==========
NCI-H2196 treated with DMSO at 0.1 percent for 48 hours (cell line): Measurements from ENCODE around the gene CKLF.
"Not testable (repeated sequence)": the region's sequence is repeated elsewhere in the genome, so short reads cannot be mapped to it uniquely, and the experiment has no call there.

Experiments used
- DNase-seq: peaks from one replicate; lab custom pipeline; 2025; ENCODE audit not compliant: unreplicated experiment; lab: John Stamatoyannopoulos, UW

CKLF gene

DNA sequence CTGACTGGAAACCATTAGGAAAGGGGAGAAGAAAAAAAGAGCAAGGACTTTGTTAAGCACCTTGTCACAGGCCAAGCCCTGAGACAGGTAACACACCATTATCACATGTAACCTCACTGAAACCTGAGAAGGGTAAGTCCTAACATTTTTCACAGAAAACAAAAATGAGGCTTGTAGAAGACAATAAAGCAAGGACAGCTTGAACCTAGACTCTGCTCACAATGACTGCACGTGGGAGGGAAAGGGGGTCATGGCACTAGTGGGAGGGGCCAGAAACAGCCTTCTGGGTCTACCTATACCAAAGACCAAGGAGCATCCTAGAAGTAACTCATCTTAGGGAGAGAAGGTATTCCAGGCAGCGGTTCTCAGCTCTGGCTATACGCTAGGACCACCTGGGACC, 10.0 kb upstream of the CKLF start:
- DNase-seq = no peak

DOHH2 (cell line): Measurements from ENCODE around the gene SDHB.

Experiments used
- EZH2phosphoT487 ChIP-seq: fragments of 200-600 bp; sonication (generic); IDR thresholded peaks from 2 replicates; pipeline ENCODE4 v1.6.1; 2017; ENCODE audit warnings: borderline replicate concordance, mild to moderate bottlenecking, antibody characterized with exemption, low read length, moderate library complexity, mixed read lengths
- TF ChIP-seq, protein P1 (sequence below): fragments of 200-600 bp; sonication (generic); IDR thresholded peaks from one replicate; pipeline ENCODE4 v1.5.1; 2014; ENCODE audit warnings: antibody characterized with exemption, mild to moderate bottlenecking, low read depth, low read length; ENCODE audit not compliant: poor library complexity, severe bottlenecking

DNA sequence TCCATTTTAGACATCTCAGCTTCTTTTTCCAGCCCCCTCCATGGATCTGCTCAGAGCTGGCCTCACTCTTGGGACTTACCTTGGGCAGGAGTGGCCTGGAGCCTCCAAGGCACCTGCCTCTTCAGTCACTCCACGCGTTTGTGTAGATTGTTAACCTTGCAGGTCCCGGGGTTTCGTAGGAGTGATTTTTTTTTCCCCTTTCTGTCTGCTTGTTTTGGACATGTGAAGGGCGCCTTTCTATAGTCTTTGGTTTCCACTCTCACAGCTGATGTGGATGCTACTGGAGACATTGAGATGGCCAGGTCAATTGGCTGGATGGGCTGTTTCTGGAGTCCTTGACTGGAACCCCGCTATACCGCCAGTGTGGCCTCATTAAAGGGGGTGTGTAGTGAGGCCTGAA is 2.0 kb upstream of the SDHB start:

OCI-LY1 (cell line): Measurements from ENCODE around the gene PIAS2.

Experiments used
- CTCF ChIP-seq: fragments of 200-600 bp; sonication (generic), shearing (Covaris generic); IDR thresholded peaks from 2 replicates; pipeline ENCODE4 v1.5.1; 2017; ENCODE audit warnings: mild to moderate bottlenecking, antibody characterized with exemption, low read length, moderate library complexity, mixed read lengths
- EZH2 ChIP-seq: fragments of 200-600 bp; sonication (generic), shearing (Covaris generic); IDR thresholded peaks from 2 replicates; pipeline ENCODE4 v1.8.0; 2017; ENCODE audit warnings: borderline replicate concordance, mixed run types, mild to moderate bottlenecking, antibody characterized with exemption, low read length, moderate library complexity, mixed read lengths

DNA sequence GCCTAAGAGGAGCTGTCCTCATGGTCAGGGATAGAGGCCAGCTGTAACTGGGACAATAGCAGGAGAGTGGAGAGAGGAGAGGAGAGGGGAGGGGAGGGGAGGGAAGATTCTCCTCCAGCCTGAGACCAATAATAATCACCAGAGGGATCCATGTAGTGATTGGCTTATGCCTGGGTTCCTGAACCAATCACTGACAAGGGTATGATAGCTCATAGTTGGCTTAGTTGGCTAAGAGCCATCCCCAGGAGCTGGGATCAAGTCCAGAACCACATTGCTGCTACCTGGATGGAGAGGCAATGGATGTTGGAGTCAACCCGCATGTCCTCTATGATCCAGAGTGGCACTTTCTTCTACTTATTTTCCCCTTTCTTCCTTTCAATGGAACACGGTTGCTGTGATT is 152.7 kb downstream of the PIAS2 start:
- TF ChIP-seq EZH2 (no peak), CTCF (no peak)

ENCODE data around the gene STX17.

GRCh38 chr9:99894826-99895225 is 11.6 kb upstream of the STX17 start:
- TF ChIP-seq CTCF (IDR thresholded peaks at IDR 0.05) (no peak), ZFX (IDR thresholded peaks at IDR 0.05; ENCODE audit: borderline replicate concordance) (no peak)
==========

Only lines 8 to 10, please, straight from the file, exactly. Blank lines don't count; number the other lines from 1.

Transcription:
DOHH2 (cell line): Measurements from ENCODE around the gene SDHB.

Experiments used
- EZH2phosphoT487 ChIP-seq: fragments of 200-600 bp; sonication (generic); IDR thresholded peaks from 2 replicates; pipeline ENCODE4 v1.6.1; 2017; ENCODE audit warnings: borderline replicate concordance, mild to moderate bottlenecking, antibody characterized with exemption, low read length, moderate library complexity, mixed read lengths